Racist politics and human rights

A guest blog by Anthony Lester, distinguished friend of the Migration Museum Project, Liberal Democrat peer and author of a new book on the threat to our freedom.


 

Politicians are all too easily tempted to exploit racism in their pursuit of power. It is a dangerously divisive tactic that plays on religion, nationalism and xenophobia, as we see in the seething cauldron of British politics today.

In 1968, to its shame, Parliament surrendered to racism. The newly independent East African governments had introduced racist policies of ‘Africanisation’. They gave preference to their own citizens in trade and employment and required British Asians to leave. British Asians came to Britain in increasing numbers as British citizens with full British passports.

Two Conservative MPs, Duncan Sandys and Enoch Powell, campaigned to take away the right of these British Asians to settle in Britain. They exploited public prejudice against non-white immigration. The Home Secretary, Jim Callaghan, gave in. He rushed an emergency Bill through all its Parliamentary stages in three frantic days and nights. British citizens who had not been born in the UK, or whose parents or grandparents had not been born here, were stripped of their right to safe haven in Britain. On its face, the Bill was not racially motivated. But its intention was racist and so was its effect.

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Chaos at Nairobi airport, Kenya, 1968, with barriers closed against Kenyan Asians attempting to leave the country as the new UK legislation restricts entry.

Some 200 000 British Asians lost their right to enter and live in their country of citizenship. They were divided from their families in Britain, imprisoned if they tried to enter without Home Office permission, or shuttled across Europe, Africa and Asia, desperately seeking a new world.

Ministers misused their majority in Parliament to abridge the basic rights of a vulnerable group of fellow British citizens because of their colour and ethnic origins. It was a classic example of what J S Mill termed ‘the tyranny of the majority’. The British Asians had no means of seeking redress from British courts because the Westminster Parliament was all-powerful. Until the Human Rights Act came into force in 2000, British courts could not declare the 1968 Act incompatible with the European Convention on Human Rights. So test cases were taken to the European Commission of Human Rights, and I led the legal team.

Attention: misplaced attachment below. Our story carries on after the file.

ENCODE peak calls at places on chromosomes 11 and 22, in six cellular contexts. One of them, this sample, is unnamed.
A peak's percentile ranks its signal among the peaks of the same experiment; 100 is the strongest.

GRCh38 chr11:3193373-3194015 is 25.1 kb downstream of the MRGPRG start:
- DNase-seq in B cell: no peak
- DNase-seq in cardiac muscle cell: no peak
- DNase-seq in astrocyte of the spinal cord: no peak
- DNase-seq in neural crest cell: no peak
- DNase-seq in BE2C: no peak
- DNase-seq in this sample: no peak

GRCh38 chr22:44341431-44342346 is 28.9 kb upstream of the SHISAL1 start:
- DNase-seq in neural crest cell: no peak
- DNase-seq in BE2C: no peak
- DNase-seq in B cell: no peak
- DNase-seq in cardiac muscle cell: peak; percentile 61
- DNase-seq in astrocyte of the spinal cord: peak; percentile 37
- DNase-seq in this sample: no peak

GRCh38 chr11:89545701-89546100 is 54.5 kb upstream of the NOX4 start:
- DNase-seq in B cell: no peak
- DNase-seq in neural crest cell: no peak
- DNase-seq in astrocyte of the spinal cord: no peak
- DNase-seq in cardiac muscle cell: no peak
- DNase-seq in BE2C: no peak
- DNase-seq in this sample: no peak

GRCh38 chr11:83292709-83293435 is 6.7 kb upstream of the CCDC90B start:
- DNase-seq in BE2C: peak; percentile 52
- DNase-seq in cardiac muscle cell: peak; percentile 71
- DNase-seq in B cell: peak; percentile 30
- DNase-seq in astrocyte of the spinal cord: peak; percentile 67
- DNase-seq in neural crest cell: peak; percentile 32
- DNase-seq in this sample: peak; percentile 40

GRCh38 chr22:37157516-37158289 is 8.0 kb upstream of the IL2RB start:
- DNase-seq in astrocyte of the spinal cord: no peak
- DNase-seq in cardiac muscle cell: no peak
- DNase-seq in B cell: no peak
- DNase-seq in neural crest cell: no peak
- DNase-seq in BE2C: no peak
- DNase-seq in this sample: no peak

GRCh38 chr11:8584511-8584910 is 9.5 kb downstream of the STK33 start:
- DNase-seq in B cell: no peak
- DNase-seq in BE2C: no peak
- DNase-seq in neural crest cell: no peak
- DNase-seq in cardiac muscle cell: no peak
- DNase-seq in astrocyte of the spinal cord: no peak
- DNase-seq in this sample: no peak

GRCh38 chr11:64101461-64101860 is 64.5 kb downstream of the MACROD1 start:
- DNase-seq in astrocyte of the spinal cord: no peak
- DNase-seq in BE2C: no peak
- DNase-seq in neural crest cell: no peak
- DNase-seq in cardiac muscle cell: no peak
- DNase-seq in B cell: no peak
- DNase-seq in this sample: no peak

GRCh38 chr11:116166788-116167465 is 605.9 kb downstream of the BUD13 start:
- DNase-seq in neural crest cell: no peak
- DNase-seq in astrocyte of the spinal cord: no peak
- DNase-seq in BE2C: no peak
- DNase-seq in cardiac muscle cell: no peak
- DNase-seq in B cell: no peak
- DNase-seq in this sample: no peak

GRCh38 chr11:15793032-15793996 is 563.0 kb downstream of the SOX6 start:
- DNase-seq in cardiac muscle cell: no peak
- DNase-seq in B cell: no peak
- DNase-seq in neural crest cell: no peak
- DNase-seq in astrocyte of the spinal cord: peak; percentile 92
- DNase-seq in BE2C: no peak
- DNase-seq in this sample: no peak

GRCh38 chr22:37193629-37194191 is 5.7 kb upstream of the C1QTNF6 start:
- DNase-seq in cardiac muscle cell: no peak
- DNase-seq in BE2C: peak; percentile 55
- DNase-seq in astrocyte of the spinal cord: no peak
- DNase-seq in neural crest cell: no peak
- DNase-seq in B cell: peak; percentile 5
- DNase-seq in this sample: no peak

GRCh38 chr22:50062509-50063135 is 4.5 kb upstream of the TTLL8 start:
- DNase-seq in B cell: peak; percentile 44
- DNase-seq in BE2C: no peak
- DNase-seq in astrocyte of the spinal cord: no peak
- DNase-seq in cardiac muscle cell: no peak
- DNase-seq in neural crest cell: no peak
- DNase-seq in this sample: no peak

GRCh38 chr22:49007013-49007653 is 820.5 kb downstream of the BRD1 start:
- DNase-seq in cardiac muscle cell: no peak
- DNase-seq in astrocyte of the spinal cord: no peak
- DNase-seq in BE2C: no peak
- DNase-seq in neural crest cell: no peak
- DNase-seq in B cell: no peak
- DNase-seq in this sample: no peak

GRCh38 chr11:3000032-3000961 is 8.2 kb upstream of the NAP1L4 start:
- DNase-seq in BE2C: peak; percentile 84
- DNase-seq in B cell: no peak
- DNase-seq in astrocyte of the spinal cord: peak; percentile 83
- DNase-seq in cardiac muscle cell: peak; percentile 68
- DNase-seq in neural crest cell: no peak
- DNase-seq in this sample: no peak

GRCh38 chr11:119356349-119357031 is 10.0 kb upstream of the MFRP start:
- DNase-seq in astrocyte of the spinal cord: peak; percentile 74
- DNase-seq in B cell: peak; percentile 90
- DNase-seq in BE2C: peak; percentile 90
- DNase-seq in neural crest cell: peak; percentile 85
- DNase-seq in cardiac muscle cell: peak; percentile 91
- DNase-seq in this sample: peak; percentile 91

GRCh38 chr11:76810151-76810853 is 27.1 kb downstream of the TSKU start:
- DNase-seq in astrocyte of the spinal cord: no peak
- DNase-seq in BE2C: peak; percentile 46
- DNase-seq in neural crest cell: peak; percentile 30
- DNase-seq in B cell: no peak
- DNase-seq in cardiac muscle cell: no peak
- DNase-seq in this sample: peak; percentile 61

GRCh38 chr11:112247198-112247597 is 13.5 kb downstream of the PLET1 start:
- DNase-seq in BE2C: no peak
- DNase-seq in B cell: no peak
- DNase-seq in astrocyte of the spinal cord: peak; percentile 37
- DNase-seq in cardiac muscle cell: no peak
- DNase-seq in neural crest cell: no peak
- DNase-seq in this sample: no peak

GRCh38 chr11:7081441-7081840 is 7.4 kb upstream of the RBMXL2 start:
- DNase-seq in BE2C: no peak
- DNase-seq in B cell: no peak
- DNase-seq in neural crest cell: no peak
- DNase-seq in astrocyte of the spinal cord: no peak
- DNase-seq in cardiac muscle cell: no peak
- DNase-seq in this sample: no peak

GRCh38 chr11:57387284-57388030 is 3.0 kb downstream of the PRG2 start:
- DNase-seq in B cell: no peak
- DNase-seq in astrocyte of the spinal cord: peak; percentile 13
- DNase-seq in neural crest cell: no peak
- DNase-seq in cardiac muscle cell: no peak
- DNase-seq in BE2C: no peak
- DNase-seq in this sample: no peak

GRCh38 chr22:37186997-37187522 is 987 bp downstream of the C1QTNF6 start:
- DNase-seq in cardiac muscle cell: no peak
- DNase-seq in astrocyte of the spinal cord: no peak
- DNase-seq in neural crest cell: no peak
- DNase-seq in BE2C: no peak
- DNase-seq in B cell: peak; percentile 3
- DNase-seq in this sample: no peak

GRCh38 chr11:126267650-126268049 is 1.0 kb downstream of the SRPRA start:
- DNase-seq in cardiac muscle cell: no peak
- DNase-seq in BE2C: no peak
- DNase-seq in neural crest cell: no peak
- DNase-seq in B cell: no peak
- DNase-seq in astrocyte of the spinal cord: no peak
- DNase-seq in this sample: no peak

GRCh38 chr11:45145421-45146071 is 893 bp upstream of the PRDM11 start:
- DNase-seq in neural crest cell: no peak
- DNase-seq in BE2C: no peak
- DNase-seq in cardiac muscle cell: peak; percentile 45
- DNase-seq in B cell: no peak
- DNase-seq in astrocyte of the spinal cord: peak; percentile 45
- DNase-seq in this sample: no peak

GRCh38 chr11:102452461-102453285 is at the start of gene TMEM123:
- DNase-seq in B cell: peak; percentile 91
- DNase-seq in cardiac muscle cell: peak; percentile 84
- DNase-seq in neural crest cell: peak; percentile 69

Europe came to the rescue. The Commission rejected the government’s case. It decided that the 1968 Act was racially motivated and that it had subjected British Asians to inherently degrading treatment.

Roy Jenkins, who had replaced Callaghan at the Home Office, accepted the damning verdict, and the British Asians came and settled here. Many made their homes in Leicester. They, their children and grandchildren made, and continue to make, an outstanding contribution to that city and to our nation.

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Despite this kind of advertisement, placed in the Ugandan Argos in 1972, thousands of Ugandan Asians came to settle in Leicester, a city whose fortunes they have helped to transform. ©Kajal Nisha Patel

What became known as the East African Asians’ case convinced me of the need for a British Bill of Rights protecting everyone against the misuse of power. Thirty years later the Human Rights Act was passed, which enabled our courts to give effective remedies, including declarations that Acts of Parliament were in breach of European Convention rights.

The Human Rights Act is now under threat and needs your support. I hope that my book – Five Ideas to Fight For – will encourage you to do so.

 

 

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Anthony Lester is a human rights lawyer and a Liberal Democrat Peer and a frequent commentator on legal matters. His book Five Ideas to Fight For: How Our Freedom is Under Threat and Why it Matters is published by Oneworld Publications and is available now from Amazon and other booksellers.